For further information regarding the national tourism delegation visit to the Autonomous Region of Bougainville contact PNGTPA marketing coordinator Mr. Joel Keimelo, email: firstname.lastname@example.org
“By taking a targeted approach to tourism development, Pacific Island countries can ensure visitor numbers are kept at sustainable levels, while attracting higher-spending tourists – helping to protect the precious natural environment and cultural heritage that make this region so special.”
A new World Bank report says careful and sustainable planning around emerging tourism markets could help Pacific Island countries gain as much as US$1.8 billion per year in additional revenues and create up to 128,000 additional jobs by 2040.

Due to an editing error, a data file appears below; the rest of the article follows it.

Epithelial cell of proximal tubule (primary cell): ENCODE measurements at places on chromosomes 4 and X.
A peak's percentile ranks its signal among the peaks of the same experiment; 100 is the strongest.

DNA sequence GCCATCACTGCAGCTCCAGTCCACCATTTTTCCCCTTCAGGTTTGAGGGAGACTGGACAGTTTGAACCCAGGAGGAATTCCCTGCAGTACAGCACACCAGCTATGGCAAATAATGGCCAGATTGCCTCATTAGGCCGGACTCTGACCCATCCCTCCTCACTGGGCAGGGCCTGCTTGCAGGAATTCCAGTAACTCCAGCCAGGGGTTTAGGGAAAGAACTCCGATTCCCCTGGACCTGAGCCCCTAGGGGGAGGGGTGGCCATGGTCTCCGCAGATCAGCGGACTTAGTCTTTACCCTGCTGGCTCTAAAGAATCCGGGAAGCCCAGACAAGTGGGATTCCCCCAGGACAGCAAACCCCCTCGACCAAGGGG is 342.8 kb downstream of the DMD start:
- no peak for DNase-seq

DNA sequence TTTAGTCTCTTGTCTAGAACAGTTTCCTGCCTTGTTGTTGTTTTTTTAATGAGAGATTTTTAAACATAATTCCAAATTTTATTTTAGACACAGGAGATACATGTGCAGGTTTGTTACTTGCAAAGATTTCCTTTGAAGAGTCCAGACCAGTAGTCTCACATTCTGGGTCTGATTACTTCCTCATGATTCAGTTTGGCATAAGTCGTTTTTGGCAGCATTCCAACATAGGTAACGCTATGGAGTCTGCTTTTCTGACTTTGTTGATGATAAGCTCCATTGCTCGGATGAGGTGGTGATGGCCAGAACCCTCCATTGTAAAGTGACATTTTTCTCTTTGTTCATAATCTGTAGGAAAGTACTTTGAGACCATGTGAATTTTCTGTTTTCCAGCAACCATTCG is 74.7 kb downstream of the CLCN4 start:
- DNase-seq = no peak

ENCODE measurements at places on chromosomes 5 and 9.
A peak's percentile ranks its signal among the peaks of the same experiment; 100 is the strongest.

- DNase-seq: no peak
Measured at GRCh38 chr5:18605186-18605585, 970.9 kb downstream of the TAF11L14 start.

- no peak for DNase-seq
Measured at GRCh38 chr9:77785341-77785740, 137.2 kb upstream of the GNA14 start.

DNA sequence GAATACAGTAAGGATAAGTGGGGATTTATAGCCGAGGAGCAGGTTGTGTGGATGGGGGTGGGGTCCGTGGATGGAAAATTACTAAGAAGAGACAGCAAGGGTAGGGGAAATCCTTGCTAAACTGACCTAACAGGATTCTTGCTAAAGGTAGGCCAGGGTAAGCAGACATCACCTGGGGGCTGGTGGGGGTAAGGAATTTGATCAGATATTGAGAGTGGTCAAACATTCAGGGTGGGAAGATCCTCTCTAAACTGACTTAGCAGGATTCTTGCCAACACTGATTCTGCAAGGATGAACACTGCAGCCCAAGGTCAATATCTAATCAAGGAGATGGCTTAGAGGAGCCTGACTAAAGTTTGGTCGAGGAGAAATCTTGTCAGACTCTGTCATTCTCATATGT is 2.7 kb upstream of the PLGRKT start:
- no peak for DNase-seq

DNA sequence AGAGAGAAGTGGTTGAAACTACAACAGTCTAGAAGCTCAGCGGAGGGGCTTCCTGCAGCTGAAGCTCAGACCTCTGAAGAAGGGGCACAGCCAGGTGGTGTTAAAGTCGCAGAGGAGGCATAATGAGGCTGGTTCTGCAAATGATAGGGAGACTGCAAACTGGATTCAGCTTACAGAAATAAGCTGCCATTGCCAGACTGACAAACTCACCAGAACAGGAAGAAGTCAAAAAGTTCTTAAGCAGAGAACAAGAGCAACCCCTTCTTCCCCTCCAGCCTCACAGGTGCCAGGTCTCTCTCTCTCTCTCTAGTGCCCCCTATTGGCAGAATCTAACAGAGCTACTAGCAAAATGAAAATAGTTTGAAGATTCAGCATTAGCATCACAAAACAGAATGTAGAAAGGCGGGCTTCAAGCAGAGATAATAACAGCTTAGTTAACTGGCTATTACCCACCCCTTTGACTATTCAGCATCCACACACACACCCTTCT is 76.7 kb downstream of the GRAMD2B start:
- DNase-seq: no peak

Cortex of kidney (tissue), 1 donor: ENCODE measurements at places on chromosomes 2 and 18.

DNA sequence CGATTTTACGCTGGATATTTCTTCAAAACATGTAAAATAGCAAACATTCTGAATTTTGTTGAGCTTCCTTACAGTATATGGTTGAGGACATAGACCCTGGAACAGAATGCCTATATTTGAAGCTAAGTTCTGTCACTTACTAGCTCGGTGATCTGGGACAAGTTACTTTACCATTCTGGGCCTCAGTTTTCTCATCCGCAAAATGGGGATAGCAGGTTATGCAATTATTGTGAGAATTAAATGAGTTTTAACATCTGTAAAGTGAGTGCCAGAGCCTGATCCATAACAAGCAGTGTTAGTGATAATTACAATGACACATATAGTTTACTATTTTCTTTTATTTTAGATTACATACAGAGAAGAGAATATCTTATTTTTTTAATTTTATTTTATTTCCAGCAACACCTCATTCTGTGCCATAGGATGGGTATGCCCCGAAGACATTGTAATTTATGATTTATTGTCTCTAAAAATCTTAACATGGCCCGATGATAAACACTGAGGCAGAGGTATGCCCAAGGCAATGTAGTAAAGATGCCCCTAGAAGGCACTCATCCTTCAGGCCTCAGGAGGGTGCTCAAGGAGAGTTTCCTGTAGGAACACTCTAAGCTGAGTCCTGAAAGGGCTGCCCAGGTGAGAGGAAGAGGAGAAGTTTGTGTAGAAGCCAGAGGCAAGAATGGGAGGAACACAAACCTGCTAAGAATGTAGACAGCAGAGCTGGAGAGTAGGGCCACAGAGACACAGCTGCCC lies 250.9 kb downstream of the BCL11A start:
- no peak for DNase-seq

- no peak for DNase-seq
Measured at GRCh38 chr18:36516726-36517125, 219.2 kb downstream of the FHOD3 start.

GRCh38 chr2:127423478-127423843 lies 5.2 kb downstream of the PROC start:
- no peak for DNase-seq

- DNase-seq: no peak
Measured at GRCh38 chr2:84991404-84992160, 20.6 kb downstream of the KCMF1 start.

The Pacific Possible: Tourism report, which was released for public comment today at the annual board meeting of the South Pacific Tourism Organisation, outlines a plan for long-term, balanced and manageable tourism growth to the year 2040.
The report recommends four key strategy areas for attention:
- improving international transport links to the region;
- attracting higher-spending tourists;
- improved public sector engagement;
- and improving linkages between tourism and local economies.
“Tourism is one of the Pacific region’s most economically viable sectors, with significant opportunities for sustainable growth in the Chinese tourist, cruise ship, luxury travel and retiree markets,” said John Perrottet, report author and Senior Technical Specialist at the World Bank.